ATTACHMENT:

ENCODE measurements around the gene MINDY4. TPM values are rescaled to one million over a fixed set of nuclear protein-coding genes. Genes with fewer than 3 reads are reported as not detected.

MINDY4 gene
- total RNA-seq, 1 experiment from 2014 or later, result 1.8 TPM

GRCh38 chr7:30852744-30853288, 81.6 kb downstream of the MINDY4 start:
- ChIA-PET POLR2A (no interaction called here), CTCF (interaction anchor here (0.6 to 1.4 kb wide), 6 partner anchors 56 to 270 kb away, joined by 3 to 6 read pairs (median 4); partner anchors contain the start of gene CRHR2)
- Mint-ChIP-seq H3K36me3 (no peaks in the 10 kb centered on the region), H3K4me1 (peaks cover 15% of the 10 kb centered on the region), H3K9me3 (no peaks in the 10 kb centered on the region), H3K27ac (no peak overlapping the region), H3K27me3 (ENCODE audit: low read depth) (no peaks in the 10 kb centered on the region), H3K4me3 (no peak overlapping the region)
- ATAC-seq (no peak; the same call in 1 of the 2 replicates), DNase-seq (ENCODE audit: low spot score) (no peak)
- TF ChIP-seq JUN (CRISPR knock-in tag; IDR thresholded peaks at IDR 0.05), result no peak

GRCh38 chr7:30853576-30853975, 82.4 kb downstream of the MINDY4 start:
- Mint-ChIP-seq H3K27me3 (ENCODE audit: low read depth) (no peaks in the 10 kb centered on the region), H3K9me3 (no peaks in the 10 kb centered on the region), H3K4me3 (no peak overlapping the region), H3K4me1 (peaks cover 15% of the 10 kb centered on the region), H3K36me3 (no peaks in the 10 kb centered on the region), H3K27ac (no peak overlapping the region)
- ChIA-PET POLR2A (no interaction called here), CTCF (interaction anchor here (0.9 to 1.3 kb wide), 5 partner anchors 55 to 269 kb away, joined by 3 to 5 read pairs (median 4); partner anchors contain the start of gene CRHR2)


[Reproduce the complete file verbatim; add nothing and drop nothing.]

ENCODE measurements around the gene MINDY4. TPM values are rescaled to one million over a fixed set of nuclear protein-coding genes. Genes with fewer than 3 reads are reported as not detected.

MINDY4 gene
- total RNA-seq, 1 experiment from 2014 or later, result 1.8 TPM

GRCh38 chr7:30852744-30853288, 81.6 kb downstream of the MINDY4 start:
- ChIA-PET POLR2A (no interaction called here), CTCF (interaction anchor here (0.6 to 1.4 kb wide), 6 partner anchors 56 to 270 kb away, joined by 3 to 6 read pairs (median 4); partner anchors contain the start of gene CRHR2)
- Mint-ChIP-seq H3K36me3 (no peaks in the 10 kb centered on the region), H3K4me1 (peaks cover 15% of the 10 kb centered on the region), H3K9me3 (no peaks in the 10 kb centered on the region), H3K27ac (no peak overlapping the region), H3K27me3 (ENCODE audit: low read depth) (no peaks in the 10 kb centered on the region), H3K4me3 (no peak overlapping the region)
- ATAC-seq (no peak; the same call in 1 of the 2 replicates), DNase-seq (ENCODE audit: low spot score) (no peak)
- TF ChIP-seq JUN (CRISPR knock-in tag; IDR thresholded peaks at IDR 0.05), result no peak

GRCh38 chr7:30853576-30853975, 82.4 kb downstream of the MINDY4 start:
- Mint-ChIP-seq H3K27me3 (ENCODE audit: low read depth) (no peaks in the 10 kb centered on the region), H3K9me3 (no peaks in the 10 kb centered on the region), H3K4me3 (no peak overlapping the region), H3K4me1 (peaks cover 15% of the 10 kb centered on the region), H3K36me3 (no peaks in the 10 kb centered on the region), H3K27ac (no peak overlapping the region)
- ChIA-PET POLR2A (no interaction called here), CTCF (interaction anchor here (0.9 to 1.3 kb wide), 5 partner anchors 55 to 269 kb away, joined by 3 to 5 read pairs (median 4); partner anchors contain the start of gene CRHR2)